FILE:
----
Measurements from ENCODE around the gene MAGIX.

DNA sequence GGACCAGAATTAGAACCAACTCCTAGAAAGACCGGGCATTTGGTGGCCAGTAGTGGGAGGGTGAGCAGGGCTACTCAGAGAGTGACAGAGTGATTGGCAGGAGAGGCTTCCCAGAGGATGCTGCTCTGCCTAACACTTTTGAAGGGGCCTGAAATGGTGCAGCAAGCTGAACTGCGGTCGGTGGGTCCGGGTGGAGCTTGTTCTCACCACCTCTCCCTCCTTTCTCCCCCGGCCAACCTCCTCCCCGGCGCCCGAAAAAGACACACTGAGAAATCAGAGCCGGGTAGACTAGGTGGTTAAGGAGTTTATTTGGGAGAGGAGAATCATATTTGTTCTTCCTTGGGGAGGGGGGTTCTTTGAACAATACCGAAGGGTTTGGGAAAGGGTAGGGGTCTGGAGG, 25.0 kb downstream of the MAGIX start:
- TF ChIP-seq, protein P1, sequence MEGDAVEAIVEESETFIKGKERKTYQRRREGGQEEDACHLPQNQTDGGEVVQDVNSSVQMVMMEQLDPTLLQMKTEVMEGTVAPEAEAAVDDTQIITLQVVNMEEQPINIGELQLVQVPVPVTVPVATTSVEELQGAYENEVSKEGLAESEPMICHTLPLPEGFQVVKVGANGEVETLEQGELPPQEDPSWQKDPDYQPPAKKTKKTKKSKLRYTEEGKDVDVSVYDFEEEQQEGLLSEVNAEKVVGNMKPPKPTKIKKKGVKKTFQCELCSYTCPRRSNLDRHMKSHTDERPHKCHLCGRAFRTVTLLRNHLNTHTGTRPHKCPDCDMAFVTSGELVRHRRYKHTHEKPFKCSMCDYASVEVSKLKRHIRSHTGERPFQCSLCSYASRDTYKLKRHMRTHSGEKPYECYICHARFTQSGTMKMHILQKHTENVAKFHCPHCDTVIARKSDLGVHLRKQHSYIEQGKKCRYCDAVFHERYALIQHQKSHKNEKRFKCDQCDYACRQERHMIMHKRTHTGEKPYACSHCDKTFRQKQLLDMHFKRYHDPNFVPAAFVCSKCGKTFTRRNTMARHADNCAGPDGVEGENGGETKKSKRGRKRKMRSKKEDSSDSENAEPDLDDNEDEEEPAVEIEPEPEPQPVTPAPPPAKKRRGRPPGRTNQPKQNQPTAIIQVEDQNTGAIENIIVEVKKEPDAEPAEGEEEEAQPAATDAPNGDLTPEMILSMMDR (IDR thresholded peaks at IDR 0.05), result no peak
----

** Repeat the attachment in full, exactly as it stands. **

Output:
Measurements from ENCODE around the gene MAGIX.

DNA sequence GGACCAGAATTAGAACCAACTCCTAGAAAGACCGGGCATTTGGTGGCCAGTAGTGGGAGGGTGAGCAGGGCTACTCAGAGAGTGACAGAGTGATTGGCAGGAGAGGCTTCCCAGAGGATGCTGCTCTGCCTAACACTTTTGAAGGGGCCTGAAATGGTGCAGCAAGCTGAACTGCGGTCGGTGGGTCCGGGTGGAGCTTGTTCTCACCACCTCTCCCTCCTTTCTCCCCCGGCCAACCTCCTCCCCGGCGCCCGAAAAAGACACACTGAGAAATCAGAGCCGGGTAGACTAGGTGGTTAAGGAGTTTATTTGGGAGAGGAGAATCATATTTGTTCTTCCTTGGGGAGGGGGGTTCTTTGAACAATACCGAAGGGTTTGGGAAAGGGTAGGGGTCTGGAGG, 25.0 kb downstream of the MAGIX start:
- TF ChIP-seq, protein P1, sequence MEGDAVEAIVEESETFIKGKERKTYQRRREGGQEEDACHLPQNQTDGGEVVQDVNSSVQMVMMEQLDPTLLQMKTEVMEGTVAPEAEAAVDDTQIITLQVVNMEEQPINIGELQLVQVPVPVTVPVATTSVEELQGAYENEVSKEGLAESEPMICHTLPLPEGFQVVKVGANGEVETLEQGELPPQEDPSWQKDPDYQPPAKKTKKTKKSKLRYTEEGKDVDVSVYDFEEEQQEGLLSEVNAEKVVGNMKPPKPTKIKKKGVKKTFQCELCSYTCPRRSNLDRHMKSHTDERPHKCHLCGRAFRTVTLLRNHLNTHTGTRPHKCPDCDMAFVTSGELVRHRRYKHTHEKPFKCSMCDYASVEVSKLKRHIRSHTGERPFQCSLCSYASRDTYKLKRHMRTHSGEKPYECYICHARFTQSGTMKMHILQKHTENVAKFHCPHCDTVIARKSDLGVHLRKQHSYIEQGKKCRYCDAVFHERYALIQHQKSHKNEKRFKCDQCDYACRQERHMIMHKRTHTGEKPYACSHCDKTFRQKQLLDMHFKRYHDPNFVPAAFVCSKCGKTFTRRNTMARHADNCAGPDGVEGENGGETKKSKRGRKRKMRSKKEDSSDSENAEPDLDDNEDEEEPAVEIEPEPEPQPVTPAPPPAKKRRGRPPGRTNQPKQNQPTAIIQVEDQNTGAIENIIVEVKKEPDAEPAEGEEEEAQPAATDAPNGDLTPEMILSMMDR (IDR thresholded peaks at IDR 0.05), result no peak